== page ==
So, after all of the preparation we headed out with 2 full tanks, an extra 30 gallons of filtered oil, and our filtration system to get used oil from restaurants. I had also made a list of local biodiesel retailers and those with filtered VO using Fillup4Free and the Mapquest alt fuel map. Our first problem was the new VO filter that I installed one week prior, clogged after about 300 miles. We ended up using our homebrew biodiesel and had to buy 6 gallons of straight petrol to make it to SLC. After a brief nap, we were able to fill up with B20 at Dal Soglio’s B20 pump, their # is 801-255-9221. Cardwell Distributing’s B100/B50 pumps are the only other retail ones we found, but were gelled up and not functioning at all. It seems that they mix the fuel at the pump, and don’t have a filter heater or line heater to winterize it, so once the B100 side gelled, the filter clogged and you can’t pump a thing. A similar thing happened to our portable filtration system, the 12V Fill-Rite pump could pull the thicker oil through the filters.

In troubleshooting the problem with our filter clogging, it may have been because I had used still-hot used oil filtered through my still-being-tested portable filtering system; if so, it is either due to suspended water in the oil, larger particles making it through the filters while hot. The fuel temp was reaching 150 and higher, but I had the vegtherm in-line after the VO filter, before the fuel pump, so the temperature could be dropping low in the filter itself, causing potential clogging as well. We ran B20 to Ft. Collins, needing to use 5 more gallons of petrol on the way, since there were no stations in the interim, and we hadn’t had a chance to find any filters to get the VO system up again (I had forgotten to order more filters before we left – drat!!!).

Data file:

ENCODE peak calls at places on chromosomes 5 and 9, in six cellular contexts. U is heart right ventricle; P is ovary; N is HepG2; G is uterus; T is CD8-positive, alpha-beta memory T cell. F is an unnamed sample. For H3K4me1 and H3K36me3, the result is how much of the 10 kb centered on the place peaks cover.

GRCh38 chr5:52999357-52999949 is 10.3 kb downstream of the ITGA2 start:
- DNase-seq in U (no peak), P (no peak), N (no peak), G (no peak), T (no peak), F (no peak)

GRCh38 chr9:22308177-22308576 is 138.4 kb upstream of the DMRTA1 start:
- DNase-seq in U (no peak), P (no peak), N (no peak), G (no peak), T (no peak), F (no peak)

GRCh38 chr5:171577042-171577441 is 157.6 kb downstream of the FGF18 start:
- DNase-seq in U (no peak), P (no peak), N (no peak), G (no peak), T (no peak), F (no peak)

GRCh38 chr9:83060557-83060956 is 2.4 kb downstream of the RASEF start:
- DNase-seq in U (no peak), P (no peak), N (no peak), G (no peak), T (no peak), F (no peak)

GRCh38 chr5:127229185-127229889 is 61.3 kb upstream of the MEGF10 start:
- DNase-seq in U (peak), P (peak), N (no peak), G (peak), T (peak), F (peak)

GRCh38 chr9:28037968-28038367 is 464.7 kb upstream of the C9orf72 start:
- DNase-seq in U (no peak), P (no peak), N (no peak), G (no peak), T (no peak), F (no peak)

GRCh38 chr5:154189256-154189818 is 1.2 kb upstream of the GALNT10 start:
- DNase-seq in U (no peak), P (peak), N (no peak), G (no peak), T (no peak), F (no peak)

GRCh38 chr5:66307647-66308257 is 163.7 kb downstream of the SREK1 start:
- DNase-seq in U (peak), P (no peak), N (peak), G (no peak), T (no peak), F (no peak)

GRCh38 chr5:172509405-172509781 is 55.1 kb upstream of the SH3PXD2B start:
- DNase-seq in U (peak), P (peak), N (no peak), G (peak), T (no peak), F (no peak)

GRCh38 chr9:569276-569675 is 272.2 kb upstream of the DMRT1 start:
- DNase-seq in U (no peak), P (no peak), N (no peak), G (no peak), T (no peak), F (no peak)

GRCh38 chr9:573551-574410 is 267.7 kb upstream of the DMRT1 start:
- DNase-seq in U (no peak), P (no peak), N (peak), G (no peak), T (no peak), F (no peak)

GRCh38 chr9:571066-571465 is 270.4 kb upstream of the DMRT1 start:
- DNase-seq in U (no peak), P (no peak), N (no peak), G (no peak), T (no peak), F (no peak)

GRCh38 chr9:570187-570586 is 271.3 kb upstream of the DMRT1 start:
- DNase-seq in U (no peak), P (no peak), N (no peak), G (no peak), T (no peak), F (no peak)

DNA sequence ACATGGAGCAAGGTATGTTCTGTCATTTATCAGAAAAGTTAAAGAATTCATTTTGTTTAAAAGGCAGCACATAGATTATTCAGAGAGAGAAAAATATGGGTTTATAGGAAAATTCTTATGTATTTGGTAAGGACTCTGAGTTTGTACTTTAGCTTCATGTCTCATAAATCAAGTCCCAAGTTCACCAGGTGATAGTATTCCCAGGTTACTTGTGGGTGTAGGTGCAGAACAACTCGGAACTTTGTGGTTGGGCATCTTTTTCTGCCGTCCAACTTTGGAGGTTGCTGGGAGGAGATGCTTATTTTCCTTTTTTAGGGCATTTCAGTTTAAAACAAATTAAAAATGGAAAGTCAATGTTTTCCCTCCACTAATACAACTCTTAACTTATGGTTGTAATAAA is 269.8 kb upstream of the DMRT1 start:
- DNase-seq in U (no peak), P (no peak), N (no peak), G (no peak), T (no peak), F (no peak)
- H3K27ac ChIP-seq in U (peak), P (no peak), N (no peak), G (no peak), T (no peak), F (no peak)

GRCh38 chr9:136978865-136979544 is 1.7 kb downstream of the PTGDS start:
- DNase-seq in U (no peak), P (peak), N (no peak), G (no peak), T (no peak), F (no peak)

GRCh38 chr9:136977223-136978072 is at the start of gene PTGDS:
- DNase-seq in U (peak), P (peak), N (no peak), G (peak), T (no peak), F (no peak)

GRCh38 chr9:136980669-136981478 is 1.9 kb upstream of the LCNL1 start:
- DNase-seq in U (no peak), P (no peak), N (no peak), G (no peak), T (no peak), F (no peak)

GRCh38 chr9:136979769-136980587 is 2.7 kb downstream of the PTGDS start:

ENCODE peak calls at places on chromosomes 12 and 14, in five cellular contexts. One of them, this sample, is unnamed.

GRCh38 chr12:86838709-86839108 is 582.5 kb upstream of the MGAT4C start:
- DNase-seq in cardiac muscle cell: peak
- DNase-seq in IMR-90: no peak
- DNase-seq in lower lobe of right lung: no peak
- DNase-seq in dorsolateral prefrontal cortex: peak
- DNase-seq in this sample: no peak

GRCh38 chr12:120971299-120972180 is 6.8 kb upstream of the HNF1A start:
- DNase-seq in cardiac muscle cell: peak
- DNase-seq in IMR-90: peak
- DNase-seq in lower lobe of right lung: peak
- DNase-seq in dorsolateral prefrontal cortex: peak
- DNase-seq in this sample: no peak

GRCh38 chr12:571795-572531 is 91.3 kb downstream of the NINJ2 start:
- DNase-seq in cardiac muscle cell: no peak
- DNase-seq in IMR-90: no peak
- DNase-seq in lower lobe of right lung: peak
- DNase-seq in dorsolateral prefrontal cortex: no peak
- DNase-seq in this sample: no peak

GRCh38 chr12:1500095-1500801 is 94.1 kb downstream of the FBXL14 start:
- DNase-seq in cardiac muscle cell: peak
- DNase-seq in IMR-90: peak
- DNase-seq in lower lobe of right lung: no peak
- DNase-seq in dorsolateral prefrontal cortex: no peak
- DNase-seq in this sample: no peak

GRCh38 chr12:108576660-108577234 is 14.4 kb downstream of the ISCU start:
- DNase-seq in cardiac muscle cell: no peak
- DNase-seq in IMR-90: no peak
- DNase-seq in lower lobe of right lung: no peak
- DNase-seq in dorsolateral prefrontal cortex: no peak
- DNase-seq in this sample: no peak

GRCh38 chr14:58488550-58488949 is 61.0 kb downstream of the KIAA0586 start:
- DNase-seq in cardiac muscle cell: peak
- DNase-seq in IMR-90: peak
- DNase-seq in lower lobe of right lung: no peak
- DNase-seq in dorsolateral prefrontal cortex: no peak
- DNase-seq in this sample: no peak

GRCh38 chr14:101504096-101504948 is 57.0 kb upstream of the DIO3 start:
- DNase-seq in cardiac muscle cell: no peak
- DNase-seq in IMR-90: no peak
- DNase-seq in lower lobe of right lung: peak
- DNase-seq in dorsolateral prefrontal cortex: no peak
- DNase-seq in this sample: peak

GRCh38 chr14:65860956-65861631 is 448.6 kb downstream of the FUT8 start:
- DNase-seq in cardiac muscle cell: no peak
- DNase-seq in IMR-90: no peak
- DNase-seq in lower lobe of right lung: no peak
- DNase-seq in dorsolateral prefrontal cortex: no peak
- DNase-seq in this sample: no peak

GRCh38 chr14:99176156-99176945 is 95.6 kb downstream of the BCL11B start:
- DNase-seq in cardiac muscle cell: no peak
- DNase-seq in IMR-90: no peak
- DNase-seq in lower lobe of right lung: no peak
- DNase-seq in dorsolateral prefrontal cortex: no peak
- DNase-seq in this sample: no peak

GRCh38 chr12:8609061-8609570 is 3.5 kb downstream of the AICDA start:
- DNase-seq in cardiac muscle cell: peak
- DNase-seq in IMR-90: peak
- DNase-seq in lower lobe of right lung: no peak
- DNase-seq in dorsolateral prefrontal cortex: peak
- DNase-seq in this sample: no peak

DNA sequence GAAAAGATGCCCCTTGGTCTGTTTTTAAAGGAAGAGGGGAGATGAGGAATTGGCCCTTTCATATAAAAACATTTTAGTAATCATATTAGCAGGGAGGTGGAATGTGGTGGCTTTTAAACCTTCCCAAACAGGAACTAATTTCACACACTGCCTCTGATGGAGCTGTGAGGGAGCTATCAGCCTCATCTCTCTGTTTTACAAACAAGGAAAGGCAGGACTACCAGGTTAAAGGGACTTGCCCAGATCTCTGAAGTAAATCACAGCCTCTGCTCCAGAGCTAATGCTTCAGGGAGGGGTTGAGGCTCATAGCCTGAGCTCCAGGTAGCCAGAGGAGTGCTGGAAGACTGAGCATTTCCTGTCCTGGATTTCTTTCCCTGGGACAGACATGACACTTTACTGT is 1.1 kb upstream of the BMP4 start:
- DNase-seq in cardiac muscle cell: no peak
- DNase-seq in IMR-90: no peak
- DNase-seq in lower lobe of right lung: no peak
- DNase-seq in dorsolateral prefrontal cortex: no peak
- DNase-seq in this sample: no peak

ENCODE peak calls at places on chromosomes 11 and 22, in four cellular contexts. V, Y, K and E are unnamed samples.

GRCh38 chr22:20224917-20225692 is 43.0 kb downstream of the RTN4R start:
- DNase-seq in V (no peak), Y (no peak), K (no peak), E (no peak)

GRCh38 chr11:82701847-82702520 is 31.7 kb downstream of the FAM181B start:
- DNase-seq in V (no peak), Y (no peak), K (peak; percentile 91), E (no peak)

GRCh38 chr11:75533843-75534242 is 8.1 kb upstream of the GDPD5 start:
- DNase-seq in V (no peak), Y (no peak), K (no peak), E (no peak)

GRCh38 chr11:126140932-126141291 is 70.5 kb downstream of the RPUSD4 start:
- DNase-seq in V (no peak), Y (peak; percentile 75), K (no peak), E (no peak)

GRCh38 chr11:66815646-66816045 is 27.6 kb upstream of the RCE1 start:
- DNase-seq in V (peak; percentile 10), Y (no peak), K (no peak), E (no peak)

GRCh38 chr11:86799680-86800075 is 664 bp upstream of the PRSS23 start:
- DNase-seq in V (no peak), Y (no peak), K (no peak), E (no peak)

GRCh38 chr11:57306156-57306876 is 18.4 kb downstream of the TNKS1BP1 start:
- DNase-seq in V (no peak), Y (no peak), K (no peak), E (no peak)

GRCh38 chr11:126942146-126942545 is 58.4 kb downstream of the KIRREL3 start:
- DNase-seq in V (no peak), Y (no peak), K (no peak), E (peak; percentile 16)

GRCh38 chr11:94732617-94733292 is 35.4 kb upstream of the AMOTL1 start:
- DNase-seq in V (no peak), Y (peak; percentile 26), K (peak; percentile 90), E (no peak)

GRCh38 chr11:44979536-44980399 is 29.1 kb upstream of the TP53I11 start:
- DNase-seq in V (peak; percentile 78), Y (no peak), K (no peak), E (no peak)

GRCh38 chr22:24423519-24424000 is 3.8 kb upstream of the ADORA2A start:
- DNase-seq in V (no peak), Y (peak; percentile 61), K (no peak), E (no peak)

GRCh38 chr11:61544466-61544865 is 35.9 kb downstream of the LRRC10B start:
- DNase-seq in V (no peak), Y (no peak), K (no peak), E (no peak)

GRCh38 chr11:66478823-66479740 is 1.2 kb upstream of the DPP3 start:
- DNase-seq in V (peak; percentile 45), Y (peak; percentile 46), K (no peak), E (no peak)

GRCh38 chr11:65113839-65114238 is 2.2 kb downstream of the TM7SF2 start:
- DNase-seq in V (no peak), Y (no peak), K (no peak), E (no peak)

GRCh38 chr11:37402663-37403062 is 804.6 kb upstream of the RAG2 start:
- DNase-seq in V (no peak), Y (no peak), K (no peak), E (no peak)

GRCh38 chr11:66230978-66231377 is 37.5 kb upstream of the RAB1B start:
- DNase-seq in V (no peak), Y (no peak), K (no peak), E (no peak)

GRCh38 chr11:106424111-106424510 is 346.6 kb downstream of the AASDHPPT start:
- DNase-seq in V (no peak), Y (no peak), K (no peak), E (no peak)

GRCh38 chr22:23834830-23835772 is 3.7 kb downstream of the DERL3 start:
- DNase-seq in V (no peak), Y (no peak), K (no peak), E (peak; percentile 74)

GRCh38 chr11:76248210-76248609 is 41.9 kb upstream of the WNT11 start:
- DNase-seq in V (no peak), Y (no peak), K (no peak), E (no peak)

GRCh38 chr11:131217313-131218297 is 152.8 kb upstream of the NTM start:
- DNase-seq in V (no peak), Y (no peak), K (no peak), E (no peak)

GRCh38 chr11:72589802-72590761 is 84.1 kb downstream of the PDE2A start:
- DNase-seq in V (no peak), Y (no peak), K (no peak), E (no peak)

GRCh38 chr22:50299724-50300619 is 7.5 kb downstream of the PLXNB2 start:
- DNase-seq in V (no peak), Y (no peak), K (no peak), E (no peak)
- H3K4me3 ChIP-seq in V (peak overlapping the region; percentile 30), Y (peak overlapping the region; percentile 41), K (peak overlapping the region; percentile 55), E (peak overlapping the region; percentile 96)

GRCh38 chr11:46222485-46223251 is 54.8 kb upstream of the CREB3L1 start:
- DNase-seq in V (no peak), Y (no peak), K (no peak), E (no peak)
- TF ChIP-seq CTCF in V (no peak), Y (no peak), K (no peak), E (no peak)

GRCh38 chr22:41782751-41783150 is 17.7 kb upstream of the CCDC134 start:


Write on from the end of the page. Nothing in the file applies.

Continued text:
We had a great time in Ft. Collins (See the New Belgium Brewing Company tour review), changed the VO filter (and got 5 extra), and I tried to use our roadside filter to re-filter the oil that was left in the VO tank when it had clogged the last filter. It had a hard time filtering even VO mixed with B20 at 20 degrees, but got through it. At this point, we had no VO filter for used oil, but we were able to find a B20 pump in town and filled both tanks and a few extras to make it back to SLC. As we drove across I-80 in Wyoming, we were barraged with 60mph winds, spindrift snow blowing across the road and subzero temperatures. We were able to navigate the gale-force gusts in our anti-aerodynamic rolling toaster/breadbox/boxcar/etc, but around 9pm the headlights started to go dim. Then we started losing power. Then the car stalled as I pulled it to the side of the road in against the unrelenting wind. Crap. After a little cursing and fiddling with the ignition and switches, the dread in the pit of my stomach passed quickly as my frantically troubleshooting brain recalled the shoddy installation job I had done with the battery. I dove into the tool tote and after tightening the battery leads, the Vegfalia was once again purring like a kitten. Lesson learned – if you don’t want to have to start looking for new shorts after breaking down in the middle of some of the worst weather imaginable, don’t half-ass your repairs. So, lessons thus far: Do it right the first time, always bring extra filters, and that oil doesn’t like cold weather and now I’ll have to figure out a way to heat my portable filtering system. Once we made it to Salt Lake we had a few days visiting with Laura’s dad and stepfamily, we went snowshoeing (and introduced our dog, Marley, to the snow), ate holiday breads, and made it up for a day of skiing/boarding at Solitude. The Syncro drove like a champ in the deep snow up Mill Creek ravine where we hiked and we never had an issue starting on the B20, even without using the block and filter heaters. Before heading home, we hit up Costco for a little $4.25/gallon virgin soy oil and filled up both tanks with B20 at Dal Soglio’s. We made one more Costco run in Vegas for some more expensive new oil and made it home. Although I know that using VVO is suboptimal and is wasteful of a food product, it still has less carbon emissions than petrol, I’m trying to choose the least harmful fuel from the options available in a geographic region.